Reality Attunement Therapy is uniquely geared toward facilitating this vital realignment in early adulthood. The therapeutic work is aimed at heightening awareness of the thought-driven notions that have shaped one’s misguided notions of happiness through one’s formative years. In becoming increasingly aware of this conditioning, one is positioned to question the validity and utility of many of one’s most basic orientations to life within a supportive, open environment. Perhaps for the first time one becomes able to realize freedom that results from direct connection to experience as it unfolds.

To learn more about how Reality Attunement Therapy can assist in successfully navigating early adulthood, contact psychotherapist Mike Lubofsky at (415) 508-6263 or visit www.lexthera.com.

Reality Attunement Therapy Explained

If you have spent time either studying psychology and/or researching therapists, it has probably become apparent that there are many therapeutic approaches adopted by therapists for decades. These theories include cognitive-behavioral, existential, Gestalt, dialectical behavior therapy, etc. At the core of each theory is a goal of heightening one’s alignment with the momentary, experiential unfolding of life or the “true” nature of things. When I refer to “truth” I refer not to an objective, scientifically verifiable truth, but rather to a reality found in a felt, experiential sense beyond thought-driven notions about this experience.

The “truth” that each of us strives to realize equates to what is commonly referred to as “reality.” Most psychological or existential suffering follows from an internalized, usually unconscious, rejection or denial of the true nature of things. This “rejection” often manifests in the form of delusional thinking such as if only certain external outcomes would materialize, then I will reach a state that I conceive of as “happiness.”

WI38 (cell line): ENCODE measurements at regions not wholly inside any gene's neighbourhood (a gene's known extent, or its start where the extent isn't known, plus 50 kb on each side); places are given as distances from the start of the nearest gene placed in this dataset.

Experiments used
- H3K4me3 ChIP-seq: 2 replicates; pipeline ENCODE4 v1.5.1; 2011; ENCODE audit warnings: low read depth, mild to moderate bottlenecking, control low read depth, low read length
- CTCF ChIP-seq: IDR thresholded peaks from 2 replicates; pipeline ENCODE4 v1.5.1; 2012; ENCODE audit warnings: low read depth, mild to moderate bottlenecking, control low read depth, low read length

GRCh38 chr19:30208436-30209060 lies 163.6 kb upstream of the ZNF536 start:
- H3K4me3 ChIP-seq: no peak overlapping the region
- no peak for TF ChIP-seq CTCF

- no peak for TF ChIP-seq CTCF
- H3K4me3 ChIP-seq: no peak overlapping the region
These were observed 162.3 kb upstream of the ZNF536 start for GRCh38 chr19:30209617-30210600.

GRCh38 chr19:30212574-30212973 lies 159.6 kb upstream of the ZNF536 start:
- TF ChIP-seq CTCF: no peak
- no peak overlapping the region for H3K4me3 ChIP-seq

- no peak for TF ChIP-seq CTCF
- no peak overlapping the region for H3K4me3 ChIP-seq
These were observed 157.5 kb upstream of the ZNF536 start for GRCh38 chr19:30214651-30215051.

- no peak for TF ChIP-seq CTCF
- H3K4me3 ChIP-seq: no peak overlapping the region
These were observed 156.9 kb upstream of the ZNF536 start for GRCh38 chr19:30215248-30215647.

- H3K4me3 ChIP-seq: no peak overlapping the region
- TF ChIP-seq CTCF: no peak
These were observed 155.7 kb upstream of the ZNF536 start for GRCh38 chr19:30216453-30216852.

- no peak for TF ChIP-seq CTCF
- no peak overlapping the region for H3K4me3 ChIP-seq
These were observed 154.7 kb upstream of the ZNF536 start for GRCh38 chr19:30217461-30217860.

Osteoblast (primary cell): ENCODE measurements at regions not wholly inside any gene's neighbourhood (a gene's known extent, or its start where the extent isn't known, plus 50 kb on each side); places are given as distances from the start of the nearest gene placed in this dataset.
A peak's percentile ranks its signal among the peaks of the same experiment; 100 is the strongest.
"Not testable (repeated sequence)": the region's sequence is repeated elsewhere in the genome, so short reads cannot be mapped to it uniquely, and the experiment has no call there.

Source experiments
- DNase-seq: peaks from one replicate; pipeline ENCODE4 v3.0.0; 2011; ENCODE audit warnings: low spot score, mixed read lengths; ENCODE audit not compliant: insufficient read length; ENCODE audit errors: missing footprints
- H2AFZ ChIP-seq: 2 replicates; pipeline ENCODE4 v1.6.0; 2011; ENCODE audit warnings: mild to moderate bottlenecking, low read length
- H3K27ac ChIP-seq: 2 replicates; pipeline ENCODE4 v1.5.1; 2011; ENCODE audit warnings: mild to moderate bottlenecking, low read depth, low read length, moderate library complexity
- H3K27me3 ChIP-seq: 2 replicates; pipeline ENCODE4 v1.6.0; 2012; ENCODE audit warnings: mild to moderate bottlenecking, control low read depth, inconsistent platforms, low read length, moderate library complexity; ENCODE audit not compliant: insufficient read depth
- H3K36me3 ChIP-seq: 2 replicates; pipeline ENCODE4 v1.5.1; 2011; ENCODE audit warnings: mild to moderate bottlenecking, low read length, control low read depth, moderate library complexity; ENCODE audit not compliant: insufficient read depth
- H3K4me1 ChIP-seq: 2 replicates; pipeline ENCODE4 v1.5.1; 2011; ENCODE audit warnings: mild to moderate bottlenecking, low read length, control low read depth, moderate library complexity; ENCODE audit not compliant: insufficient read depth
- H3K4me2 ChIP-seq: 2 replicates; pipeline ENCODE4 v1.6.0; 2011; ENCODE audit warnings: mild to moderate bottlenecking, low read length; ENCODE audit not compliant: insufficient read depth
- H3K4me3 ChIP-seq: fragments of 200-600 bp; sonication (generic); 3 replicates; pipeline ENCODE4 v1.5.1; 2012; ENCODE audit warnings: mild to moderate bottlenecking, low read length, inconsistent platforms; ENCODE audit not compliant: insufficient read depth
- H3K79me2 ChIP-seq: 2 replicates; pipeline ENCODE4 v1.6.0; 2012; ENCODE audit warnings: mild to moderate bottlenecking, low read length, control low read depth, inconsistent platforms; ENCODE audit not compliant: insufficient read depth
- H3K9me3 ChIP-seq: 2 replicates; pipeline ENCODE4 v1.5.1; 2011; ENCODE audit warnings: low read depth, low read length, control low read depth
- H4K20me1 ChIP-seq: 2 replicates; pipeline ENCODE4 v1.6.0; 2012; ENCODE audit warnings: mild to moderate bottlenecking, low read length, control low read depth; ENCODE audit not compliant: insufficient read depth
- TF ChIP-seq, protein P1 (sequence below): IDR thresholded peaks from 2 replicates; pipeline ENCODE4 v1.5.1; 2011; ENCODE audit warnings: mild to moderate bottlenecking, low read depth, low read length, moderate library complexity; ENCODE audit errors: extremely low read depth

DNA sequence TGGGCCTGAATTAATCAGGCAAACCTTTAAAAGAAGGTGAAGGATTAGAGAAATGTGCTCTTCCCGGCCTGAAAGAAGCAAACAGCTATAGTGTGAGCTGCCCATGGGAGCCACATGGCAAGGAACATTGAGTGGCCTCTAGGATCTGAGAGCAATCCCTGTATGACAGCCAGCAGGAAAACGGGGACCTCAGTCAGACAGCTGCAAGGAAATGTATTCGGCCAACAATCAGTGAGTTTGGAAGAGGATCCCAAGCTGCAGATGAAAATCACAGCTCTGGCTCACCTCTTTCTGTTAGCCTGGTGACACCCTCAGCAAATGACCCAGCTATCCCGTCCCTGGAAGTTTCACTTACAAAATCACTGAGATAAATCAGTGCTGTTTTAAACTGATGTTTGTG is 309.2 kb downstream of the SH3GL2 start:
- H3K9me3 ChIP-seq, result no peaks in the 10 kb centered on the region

Such thinking gives rise to strategies and defenses often resulting from early childhood interactions with primary caretaker(s) that led to an internalized notion that the world is unsafe/threatening to one’s survival. This underlying fear then leads one to reject or distort his or her experience, avoid situations that he or she might consider potentially threatening, or seek artificial means of mood elevation that chemically approximate the illusion that everything is good.

As one proceeds into and through adulthood relying on these increasingly entrenched strategies and defenses, life becomes increasingly narrow, limited, isolated and precarious. Many people then try to find happiness or contentment by changing partners, employment, geographical location, etc. Ultimately such changes lead to disappointment as they are inherently unsatisfying. As these disappointments grow, unhappiness mounts.

It is at this point that many adults will initially seek out psychotherapy. My Reality Attunement Therapy works to help clients heighten their awareness of such outmoded strategies and defenses. It is this awareness that facilitates conscious processing, and it is such processing that can ultimately allow one to transcend their maladaptive approaches to experience. Clients become increasingly attuned to reality.

Reality Attunement Therapy may draw on other more “classic” theories of therapeutic change. For example, a cognitive approach is often instrumental in helping clients effectively challenge entrenched beliefs about the ways in which external circumstances must manifest in order to become “happy.” An existential approach may be employed to help clients effectively face basic questions surrounding existence and death ultimately heightening a client’s realization that these fundamental realities of life need not be experientially crippling.

For a free initial consultation to learn more about Reality Attunement Therapy, contact Mike Lubofsky, J.D., M.A. at (415) 508-6263 or visit www.lexthera.com. Mike is a psychotherapist based in Oakland, California and also offers psychotherapy online at www.psychotherapyonline.net.